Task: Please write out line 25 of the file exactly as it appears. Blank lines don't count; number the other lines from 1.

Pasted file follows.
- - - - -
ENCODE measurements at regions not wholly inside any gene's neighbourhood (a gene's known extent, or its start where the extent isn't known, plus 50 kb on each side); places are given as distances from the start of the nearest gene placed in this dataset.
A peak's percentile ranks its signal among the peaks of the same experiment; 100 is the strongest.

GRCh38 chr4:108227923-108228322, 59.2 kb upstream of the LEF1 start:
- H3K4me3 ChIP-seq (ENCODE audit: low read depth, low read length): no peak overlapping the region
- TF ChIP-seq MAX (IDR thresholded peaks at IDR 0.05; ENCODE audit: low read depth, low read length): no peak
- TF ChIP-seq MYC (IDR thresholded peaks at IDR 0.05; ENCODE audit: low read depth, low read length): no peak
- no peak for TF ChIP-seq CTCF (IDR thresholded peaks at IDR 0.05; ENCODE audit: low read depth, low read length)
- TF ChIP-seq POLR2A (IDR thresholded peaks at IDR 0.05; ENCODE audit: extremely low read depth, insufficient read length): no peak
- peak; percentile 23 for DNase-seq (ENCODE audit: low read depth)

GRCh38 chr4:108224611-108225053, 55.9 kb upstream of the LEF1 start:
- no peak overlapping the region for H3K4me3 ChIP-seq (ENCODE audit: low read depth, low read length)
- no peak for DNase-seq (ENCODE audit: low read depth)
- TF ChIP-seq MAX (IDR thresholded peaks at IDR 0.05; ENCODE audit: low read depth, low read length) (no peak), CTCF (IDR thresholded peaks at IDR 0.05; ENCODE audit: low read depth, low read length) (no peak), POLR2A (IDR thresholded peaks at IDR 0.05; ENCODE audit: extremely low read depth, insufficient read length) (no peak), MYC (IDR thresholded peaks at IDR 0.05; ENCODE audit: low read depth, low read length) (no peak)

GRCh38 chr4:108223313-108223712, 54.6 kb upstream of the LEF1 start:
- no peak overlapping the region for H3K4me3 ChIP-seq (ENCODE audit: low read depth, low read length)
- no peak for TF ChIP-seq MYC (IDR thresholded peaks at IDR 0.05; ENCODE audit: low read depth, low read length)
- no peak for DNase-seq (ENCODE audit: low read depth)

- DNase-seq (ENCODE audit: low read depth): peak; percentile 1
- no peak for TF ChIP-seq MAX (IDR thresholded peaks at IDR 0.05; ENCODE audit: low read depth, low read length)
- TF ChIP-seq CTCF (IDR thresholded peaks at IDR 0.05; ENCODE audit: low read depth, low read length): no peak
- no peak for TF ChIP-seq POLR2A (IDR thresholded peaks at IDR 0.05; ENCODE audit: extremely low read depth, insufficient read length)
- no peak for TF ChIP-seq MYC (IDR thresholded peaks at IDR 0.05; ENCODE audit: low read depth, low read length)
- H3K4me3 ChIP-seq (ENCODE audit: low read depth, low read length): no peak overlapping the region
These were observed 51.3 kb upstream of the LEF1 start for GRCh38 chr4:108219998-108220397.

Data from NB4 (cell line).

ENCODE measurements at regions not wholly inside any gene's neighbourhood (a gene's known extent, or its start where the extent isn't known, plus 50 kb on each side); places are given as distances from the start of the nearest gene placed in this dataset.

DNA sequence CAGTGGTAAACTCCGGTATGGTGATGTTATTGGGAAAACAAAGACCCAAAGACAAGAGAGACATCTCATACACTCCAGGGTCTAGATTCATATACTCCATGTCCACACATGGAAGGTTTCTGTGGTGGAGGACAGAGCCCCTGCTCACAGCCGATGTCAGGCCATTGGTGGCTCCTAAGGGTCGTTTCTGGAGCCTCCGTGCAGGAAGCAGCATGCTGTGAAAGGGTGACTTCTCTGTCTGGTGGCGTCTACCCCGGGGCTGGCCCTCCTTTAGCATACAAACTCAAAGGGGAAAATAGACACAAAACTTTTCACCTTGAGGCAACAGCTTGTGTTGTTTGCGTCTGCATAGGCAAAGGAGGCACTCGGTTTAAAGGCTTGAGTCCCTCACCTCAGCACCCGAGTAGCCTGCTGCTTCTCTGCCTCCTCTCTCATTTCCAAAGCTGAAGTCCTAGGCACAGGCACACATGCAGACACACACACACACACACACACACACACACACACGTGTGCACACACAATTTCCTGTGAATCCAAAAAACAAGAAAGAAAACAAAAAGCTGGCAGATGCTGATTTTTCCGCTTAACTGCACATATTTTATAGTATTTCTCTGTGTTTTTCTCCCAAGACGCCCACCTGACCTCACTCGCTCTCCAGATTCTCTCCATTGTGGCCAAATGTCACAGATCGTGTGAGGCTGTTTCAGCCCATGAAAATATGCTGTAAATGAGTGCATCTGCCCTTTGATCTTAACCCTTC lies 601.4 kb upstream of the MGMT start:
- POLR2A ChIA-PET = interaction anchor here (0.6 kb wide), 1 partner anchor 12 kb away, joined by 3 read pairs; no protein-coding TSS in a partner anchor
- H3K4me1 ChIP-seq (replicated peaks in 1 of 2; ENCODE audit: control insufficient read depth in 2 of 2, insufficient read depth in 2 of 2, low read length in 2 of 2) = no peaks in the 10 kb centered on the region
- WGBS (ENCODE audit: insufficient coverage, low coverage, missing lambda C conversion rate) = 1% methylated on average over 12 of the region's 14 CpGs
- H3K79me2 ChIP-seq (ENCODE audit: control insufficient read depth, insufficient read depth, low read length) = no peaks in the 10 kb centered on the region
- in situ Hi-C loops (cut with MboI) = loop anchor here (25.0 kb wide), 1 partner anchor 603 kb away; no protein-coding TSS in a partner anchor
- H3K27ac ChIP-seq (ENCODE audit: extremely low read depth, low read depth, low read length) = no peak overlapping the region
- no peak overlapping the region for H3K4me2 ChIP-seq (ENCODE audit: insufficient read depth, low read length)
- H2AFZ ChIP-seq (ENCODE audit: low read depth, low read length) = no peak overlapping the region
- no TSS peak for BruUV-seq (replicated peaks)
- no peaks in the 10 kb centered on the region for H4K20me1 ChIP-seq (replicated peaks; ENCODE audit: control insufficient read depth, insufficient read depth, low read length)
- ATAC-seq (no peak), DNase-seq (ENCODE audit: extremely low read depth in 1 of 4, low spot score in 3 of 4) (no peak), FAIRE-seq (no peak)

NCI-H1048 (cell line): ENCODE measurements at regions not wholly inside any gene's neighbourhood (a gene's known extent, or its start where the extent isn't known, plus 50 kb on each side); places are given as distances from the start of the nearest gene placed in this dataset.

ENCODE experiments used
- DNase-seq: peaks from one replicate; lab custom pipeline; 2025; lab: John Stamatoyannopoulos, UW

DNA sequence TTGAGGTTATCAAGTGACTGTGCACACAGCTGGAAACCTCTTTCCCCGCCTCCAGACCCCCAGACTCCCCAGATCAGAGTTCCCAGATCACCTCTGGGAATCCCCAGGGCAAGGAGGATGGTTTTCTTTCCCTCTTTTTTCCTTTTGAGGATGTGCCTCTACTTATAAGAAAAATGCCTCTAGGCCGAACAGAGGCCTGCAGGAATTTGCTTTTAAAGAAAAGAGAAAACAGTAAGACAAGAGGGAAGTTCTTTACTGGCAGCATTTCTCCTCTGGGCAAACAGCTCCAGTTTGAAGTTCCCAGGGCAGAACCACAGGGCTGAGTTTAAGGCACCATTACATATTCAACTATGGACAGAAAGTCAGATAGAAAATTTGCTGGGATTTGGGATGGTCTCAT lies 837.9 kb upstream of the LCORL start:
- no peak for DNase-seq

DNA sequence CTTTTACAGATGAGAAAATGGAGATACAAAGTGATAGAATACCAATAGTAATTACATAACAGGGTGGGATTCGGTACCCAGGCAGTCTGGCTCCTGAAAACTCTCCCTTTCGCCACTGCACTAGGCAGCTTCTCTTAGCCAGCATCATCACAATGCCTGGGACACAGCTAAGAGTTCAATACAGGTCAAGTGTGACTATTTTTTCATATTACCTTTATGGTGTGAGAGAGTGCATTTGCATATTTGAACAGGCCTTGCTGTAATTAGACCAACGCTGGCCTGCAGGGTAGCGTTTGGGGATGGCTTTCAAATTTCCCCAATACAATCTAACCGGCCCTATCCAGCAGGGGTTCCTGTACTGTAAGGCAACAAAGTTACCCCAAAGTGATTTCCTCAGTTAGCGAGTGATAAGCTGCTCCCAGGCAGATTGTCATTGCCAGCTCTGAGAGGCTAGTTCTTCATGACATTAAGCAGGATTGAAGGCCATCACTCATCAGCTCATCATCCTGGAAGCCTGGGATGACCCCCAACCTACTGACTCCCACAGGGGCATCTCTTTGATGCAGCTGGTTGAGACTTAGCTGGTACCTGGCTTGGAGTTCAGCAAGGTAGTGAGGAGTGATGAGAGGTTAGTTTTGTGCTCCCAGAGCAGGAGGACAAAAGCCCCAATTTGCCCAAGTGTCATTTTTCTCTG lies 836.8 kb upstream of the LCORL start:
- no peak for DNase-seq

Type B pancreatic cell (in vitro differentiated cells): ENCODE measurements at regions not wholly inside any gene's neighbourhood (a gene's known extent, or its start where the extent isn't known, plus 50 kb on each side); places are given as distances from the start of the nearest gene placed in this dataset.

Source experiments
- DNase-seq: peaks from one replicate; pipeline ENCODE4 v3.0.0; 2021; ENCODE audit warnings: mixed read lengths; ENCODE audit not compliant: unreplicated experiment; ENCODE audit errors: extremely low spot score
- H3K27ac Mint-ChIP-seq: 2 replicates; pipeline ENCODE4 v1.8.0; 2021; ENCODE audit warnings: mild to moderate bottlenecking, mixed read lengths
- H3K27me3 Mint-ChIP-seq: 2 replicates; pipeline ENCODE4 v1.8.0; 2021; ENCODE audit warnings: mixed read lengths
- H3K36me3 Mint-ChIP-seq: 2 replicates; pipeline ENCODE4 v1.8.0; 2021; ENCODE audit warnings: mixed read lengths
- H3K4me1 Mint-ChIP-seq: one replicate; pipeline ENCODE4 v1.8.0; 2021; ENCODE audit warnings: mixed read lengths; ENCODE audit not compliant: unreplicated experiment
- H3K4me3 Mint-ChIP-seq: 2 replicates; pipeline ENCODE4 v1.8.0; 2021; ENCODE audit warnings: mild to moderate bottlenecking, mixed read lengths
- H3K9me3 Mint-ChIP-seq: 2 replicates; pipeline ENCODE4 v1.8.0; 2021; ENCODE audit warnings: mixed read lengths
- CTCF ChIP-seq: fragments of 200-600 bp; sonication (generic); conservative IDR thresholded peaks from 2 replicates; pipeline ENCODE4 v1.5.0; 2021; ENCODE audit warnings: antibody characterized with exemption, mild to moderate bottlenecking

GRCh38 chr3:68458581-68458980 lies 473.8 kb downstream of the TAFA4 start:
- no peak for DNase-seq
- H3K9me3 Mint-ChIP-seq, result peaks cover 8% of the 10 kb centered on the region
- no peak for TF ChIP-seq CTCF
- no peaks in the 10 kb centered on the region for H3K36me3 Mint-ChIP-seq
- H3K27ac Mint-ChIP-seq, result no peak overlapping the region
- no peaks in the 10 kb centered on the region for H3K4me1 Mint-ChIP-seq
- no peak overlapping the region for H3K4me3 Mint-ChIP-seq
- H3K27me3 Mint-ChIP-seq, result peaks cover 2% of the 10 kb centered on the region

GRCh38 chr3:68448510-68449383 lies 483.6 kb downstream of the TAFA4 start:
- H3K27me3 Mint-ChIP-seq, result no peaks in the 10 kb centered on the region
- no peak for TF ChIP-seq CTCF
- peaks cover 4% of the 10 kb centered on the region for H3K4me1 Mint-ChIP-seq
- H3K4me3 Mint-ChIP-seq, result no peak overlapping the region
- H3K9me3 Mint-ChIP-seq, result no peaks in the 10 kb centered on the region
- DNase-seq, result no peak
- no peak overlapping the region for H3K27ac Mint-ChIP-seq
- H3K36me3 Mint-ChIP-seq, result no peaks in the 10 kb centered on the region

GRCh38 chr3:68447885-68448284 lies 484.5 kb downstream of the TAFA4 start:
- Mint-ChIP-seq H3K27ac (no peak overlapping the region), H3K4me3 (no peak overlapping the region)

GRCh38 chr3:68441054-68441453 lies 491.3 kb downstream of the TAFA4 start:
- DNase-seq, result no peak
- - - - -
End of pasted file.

Data from NB4 (cell line).